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United States Department of Agriculture

Agricultural Research Service

Research Project: Management Practices to Mitigate Global Climate Change, Enhance Bio-Energy Production, Increase Soil-C Stocks & Sustain Soil Productivity...

Location: Soil Plant Nutrient Research (SPNR)

Title: Chapter 3: Cropland Agriculture

Author
item Del Grosso, Stephen

Submitted to: Book Chapter
Publication Type: Book / Chapter
Publication Acceptance Date: February 22, 2011
Publication Date: June 23, 2011
Repository URL: http://__usda.gov/oce/climate_change/AFGG_Inventory/1990_2008/USDA_GHG_Inv_1990-2008_June2011.pdf
Citation: Del Grosso, S.J. 2011. Chapter 3: Cropland Agriculture. Book Chapter. __usda.gov/oce/climate_change/AFGG_Inventory/1990_2008/USDA_GHG_Inv_1990-2008_June2011.pdf.

Interpretive Summary: In 2008, cropland agriculture resulted in total emissions of 196 Tg CO2 eq. of greenhouse gases (GHG). Cropland agriculture is responsible for almost half (46%) of all emissions from the agricultural sector. Nitrous oxide (N2O), carbon dioxide (CO2), and methane (CH4) emissions from cropped soils totaled 154, 34, and 8 Tg CO2 eq., respectively, in 2008. However, that amount was offset by a storage, or carbon sequestration, of 42 Tg CO2 eq. in cropped soils in 2008. When carbon sequestration is taken into account, net emissions of GHG from cropland agriculture amount to approximately 154 Tg CO2 eq. The 95% confidence interval for net emissions in 2008 is estimated to lie between 104 and 246 Tg CO2 eq.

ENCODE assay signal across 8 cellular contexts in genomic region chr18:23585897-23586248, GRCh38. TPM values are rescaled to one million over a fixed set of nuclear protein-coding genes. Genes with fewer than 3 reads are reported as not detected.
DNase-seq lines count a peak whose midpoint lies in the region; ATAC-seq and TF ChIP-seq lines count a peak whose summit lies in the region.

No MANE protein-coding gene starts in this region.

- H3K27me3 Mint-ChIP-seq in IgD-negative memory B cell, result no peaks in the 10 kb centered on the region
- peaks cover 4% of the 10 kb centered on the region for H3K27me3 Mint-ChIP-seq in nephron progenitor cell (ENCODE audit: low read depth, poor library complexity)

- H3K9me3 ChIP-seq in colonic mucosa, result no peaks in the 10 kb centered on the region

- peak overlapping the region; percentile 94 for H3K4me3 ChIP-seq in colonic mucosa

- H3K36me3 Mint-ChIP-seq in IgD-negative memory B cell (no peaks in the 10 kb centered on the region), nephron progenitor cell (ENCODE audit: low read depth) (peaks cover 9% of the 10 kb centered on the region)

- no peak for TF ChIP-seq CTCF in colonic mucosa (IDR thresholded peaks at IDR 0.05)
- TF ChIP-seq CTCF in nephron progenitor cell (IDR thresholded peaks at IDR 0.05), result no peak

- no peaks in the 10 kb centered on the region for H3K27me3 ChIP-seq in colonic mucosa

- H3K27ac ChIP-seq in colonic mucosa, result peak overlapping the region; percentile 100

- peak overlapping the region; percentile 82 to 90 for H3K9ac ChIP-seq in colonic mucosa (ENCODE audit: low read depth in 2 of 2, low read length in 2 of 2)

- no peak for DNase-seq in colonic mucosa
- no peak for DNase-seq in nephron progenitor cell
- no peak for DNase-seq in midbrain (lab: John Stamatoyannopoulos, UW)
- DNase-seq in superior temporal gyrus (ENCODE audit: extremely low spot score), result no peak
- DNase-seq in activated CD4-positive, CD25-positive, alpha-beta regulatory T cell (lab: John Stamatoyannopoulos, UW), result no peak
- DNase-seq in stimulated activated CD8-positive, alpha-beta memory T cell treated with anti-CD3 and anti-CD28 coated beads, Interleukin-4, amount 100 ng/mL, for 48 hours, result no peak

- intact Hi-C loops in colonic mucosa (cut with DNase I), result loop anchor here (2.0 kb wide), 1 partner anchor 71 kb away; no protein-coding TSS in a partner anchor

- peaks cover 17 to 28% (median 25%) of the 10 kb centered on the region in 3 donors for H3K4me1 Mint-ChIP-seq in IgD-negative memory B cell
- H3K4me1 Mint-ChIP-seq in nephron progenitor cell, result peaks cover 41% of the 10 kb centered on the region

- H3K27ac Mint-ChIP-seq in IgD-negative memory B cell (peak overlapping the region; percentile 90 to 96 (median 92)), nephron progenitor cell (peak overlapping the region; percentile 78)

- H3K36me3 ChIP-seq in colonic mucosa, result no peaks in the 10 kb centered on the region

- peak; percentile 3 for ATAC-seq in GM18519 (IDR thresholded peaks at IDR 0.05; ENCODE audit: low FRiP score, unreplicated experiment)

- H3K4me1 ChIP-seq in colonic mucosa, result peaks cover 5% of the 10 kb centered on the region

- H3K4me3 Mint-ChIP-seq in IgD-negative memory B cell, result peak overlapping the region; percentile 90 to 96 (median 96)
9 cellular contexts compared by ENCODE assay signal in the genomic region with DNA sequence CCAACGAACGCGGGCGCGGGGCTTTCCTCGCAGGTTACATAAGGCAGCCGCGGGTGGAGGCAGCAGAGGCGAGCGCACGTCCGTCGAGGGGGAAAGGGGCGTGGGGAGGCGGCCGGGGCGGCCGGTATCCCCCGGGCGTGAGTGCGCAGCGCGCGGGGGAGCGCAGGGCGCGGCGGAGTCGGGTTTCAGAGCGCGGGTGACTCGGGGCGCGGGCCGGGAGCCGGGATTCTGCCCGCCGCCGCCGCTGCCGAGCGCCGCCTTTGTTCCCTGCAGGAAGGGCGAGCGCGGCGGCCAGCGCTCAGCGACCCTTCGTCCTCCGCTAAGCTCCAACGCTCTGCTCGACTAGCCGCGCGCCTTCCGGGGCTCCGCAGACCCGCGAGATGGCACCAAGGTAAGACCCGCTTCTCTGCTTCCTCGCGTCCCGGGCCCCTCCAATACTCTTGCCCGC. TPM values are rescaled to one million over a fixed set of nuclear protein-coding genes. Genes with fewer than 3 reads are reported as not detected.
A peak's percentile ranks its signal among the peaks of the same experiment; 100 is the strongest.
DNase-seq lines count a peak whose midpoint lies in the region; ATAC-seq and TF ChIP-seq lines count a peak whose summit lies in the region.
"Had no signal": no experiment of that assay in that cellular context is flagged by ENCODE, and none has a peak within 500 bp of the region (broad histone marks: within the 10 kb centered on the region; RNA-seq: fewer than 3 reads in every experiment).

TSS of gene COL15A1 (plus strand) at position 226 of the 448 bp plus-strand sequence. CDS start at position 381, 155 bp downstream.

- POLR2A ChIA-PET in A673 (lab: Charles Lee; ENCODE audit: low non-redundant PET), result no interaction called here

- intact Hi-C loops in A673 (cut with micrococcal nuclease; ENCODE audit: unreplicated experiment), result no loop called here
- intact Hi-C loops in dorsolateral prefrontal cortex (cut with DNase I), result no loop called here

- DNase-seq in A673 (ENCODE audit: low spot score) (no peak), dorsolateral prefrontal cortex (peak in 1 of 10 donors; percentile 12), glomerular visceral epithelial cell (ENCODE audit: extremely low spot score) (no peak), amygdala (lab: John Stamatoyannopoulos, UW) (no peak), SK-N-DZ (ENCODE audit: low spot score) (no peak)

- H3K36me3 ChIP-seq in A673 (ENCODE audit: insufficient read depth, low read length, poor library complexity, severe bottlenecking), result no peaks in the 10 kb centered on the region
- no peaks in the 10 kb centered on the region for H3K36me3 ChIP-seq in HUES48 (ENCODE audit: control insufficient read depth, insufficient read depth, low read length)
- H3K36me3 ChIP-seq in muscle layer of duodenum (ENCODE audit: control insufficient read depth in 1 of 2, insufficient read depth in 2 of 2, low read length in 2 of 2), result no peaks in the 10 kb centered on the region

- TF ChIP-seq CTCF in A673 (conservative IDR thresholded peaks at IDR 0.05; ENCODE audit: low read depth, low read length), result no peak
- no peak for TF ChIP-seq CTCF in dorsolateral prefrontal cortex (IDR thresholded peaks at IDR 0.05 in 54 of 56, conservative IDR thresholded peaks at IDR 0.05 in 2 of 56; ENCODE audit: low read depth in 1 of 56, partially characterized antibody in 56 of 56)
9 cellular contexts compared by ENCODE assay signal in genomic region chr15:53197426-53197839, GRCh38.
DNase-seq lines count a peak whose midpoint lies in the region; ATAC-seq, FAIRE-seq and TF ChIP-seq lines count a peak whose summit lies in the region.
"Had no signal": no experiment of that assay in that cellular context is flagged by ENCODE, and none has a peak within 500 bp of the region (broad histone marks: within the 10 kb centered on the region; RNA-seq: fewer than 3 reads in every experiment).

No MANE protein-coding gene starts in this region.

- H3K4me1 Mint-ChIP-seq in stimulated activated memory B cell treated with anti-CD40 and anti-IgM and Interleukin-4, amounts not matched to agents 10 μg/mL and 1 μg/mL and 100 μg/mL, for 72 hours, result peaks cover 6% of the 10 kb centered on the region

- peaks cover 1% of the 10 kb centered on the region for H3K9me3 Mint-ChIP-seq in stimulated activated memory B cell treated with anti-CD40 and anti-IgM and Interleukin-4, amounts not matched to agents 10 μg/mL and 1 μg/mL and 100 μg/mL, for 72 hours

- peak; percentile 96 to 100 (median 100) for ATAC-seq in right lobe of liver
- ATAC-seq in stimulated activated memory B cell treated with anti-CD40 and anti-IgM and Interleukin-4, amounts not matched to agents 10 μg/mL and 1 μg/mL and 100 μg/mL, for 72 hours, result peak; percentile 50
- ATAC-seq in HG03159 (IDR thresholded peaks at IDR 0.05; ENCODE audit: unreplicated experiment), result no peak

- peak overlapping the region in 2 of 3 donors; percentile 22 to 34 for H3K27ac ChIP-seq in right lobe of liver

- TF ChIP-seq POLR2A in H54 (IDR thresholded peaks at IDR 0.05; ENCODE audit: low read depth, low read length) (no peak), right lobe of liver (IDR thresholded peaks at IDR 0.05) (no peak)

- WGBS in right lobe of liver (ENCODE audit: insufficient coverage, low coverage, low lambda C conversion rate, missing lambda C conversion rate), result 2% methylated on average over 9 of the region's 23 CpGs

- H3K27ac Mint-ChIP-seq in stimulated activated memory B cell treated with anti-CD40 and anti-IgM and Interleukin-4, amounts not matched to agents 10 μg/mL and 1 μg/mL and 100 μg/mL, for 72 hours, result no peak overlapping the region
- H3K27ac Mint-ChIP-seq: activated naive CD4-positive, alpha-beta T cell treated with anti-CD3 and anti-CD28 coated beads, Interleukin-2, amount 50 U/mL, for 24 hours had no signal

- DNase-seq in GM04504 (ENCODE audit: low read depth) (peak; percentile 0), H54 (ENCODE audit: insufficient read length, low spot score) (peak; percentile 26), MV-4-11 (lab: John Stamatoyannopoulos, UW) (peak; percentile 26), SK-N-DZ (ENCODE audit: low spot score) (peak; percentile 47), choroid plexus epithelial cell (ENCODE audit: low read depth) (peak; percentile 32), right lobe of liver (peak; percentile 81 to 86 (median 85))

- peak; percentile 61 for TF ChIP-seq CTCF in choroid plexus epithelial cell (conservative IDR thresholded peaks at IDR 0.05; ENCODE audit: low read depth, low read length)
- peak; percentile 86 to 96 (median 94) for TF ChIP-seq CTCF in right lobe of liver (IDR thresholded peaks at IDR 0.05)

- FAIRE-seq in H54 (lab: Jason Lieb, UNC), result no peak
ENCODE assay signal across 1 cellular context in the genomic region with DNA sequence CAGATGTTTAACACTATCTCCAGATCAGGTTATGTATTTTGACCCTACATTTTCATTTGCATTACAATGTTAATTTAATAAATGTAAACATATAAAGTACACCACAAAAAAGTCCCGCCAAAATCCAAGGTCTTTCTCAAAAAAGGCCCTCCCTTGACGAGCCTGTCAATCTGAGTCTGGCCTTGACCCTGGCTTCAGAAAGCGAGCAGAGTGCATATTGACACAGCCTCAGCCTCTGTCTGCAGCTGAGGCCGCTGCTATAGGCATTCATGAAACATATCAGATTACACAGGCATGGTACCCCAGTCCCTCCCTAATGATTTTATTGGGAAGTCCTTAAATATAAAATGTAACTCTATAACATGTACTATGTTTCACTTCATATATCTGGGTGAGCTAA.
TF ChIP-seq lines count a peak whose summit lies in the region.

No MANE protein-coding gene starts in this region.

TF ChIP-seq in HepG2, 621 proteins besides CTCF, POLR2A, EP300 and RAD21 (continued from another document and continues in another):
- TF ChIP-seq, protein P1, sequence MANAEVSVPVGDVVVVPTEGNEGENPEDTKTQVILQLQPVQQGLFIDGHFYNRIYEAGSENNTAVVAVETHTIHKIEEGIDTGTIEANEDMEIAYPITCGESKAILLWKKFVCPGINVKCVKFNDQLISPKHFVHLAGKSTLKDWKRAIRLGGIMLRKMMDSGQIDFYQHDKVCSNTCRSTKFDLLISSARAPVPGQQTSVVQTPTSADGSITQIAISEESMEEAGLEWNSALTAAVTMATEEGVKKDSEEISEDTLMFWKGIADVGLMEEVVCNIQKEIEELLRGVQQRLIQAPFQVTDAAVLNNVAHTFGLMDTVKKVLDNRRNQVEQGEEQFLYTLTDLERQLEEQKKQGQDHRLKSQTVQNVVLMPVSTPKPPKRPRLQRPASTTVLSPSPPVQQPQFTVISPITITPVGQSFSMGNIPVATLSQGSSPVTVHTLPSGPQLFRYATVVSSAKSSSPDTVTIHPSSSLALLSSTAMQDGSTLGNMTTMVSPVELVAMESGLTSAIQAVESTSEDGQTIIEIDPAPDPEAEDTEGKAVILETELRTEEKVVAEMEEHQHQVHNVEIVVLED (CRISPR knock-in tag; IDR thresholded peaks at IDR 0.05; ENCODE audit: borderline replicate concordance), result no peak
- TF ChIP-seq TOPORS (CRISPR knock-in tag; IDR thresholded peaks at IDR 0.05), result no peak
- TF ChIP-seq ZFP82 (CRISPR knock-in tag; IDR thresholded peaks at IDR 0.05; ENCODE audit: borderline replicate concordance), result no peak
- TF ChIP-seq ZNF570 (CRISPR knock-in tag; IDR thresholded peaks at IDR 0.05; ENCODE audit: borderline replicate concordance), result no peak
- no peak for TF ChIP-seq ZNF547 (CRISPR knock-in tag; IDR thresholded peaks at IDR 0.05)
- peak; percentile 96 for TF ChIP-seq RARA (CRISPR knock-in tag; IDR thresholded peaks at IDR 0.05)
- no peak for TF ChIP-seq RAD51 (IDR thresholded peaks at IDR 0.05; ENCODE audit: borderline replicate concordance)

Technical Abstract: Nitrous oxide (N2O), carbon dioxide (CO2), and methane (CH4) emissions from cropped soils totaled 154, 34, and 8 Tg CO2 eq., respectively, in 2008. However, that amount was offset by a storage, or carbon sequestration, of 42 Tg CO2 eq. in cropped soils in 2008. When carbon sequestration is taken into account, net emissions of GHG from cropland agriculture amount to approximately 154 Tg CO2 eq. Greenhouse gas emission from agricultural soils, primarily N2O, were responsible for the majority of total emissions, while CH4 and N2O from residue burning and rice cultivation caused about 4% of emissions in 2008. Soil CO2 emissions from cultivation of organic soils (15%) and from liming (2%) are the remaining sources. Nitrous oxide emissions from soils are the largest source in the U.S. because N2O is a potent greenhouse gas and due to the large amounts of nitrogen added to crops in fertilizer that stimulate N2O production. Emissions from residue burning are minor because only ~3% of crop residue is assumed to be burned in the U.S. Cropped soils in the U.S. are a net CO2 sink mainly because reduced tillage intensity has become more popular in recent years and lands used for perennial hay cropping, as well is idle cropland enrolled in the Conservation Reserve Program (CRP), continue to store carbon. Nitrous oxide emissions were largest in areas where a large portion of land is used for intensive agriculture. For example, 90% or more of the land in many counties in the Corn Belt is intensively cropped. Corn is the leading crop for N2O emissions followed by soybean and hay. Emissions from corn cropping are high because large amounts of nitrogen (N) fertilizer are routinely applied and the land area used for corn production is the most extensive. Although little N fertilizer is applied for soybean cropping, N2O emissions are high because soybeans supply large amounts of N to the soil from biological fixation of atmospheric nitrogen (N2). In general, N2O emissions are highly correlated with crop areas and nitrogen inputs. Biological fixation makes up about half of total N additions, followed by synthetic fertilizer addition and manure.

Last Modified: 7/30/2014